Companies must work harder than ever because markets constantly change. Competition will keep growing as digitalization takes over and new players come to market, so how can companies plan for profitable futures?
Siemens PLM knows how to address these challenges because we have this experience from successfully managing and overcoming them in our own business. We know what it takes to grow and to have a future-proof business.
In this series, Alastair Orchard and Helmuth Ludwig explore how Siemens addresses challenges with the fourth Industrial Revolution, or Industry 4.0. In part one, they discussed how Siemens continues to learn from previous Industrial Revolutions to understand how to help customers handle Industry 4.0. In part two, they examined how Siemens has been ahead of the Industry 4.0 curve and how Siemens used digitalization practices in its own factory to meet Industry 4.0’s demands.
Here, they discuss how digital enterprises help businesses have a future in Industry 4.0 and how Siemens is poised to help customers achieve that digital enterprise.
What innovations will Industry 4.0 spark next?
Siemens has built digitalization knowledge into its Digital Enterprise Software Suite, the first and only digitalized portfolio that covers a manufacturer’s entire value chain. We replicated the Amberg success in our Chengdu facility. We also use our Digital Enterprise Software Suite to make individualized FIAT 500s, several Jeep models and Maserati Ghibli. And, we offer a 40 percent productivity increase.
There’s no reason why this digitalized work will stop. Dentists already machine bespoke dentures on demand in their offices.
Joint replacements can be 3D printed from in vitro scans of the customer’s skeleton.
Nike offers unique sneaker color combinations married to 3D printed soles that are perfect bio-dynamic matches to a person’s feet.
Many companies are making amazing advances in the fight against cancer, using personalized medicine based on the characteristics of a patient’s own genome rather than generic mouse models.
The possibilities are endless. The market is huge.
Helping customers understand Industry 4.0’s importance
When we talk to customers about digitalization and show them our work in Amberg, they understand the potential. But all too often, they often thank us for the insight and say they’ll get back to us after they’ve created a committee and written some white papers. It’s our job to impress upon these customers that there is no time to wait, and we do this by going back in history.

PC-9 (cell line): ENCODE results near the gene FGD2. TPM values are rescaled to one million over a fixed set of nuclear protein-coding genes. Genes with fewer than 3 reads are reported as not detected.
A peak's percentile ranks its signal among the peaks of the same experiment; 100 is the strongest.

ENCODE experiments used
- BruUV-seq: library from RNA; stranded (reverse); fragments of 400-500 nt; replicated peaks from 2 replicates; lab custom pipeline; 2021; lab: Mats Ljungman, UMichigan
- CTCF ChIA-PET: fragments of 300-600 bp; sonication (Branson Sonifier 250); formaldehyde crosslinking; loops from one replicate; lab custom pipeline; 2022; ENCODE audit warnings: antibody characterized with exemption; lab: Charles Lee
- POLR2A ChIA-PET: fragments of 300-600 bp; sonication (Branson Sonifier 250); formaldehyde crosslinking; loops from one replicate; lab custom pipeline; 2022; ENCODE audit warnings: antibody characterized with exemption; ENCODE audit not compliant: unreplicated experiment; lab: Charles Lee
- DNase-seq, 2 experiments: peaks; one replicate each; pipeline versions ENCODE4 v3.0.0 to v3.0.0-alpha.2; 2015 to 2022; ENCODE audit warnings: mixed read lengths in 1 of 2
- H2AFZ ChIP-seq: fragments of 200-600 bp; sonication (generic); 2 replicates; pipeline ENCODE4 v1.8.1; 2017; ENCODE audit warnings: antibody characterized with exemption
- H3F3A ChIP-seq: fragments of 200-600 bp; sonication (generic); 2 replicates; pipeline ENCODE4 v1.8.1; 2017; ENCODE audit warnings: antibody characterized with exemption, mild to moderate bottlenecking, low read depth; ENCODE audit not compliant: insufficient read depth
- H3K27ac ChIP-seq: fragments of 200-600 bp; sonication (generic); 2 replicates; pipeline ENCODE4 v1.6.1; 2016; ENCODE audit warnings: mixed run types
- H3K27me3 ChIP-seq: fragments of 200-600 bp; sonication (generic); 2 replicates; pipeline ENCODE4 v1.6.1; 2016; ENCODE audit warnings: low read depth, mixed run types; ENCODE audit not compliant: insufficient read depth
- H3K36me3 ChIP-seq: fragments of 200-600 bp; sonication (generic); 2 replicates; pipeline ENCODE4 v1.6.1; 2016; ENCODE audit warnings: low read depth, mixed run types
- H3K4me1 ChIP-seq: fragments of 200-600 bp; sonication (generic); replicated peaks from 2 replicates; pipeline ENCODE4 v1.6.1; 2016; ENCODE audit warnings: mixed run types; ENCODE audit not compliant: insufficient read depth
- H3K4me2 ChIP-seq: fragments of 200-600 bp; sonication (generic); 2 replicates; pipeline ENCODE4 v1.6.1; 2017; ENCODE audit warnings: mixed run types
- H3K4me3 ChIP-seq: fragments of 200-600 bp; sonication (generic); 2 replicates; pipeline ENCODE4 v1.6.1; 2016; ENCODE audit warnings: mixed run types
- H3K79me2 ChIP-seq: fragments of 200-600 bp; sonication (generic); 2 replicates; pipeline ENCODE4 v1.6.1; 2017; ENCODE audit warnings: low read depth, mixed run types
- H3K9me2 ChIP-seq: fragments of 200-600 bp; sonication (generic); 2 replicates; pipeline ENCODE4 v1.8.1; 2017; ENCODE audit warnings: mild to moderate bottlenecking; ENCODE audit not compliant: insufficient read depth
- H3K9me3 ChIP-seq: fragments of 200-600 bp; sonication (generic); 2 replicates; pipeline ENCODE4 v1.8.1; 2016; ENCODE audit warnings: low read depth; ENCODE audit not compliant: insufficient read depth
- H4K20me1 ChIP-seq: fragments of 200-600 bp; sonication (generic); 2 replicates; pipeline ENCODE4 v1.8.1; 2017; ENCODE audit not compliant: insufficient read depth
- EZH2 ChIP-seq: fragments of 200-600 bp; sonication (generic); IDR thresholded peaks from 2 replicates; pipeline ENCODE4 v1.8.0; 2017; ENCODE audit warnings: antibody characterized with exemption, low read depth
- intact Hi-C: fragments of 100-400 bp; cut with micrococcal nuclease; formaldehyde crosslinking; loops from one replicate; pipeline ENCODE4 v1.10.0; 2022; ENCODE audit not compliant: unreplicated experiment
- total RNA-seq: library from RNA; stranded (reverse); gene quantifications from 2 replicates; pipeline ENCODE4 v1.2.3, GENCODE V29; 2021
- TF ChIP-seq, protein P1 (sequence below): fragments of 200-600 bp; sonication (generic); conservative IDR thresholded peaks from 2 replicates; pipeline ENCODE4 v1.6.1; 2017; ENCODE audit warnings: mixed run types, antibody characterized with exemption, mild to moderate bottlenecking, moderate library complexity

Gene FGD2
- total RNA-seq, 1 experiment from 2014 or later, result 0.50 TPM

It took 100 years for steam to revolutionize manufacturing, 60 years for electricity and 30 years for automation. This IT-driven revolution will be the fastest, most profound one of all.
Look at how IT is maturing to understand the immense time pressure we’re all under, for example. Intel’s Gordon Moore famously predicted that the speed of semiconductors would double every 18 months without increased cost to consumers in what’s known as Moore’s Law. Everyone knows this, but few people understand the power of this kind of exponential growth.
To illustrate the implications of Moore’s Law, let’s time travel to 6th century India. At the royal court, a doctor who invented chess presents his game to his emperor. So enamored was the emperor that he commanded the inventor to name his reward. The doctor asks that the board be filled with rice: one grain on the first square, two grains on the second, four on the third and so on.
After 32 squares, halfway through the board, there were 4 billion grains of rice, about the annual production of one field in India at the time.
However, things get weird when we enter the second half of the chessboard. The numbers increase so rapidly that our intuition breaks down. By square 64, the number is incredibly large; it’s more than all of the rice ever grown in the history of the world, and the pile would be taller than Mount Everest. This is a nice illustration of the power of exponential growth, but you may be wondering what it has to do with digitalization.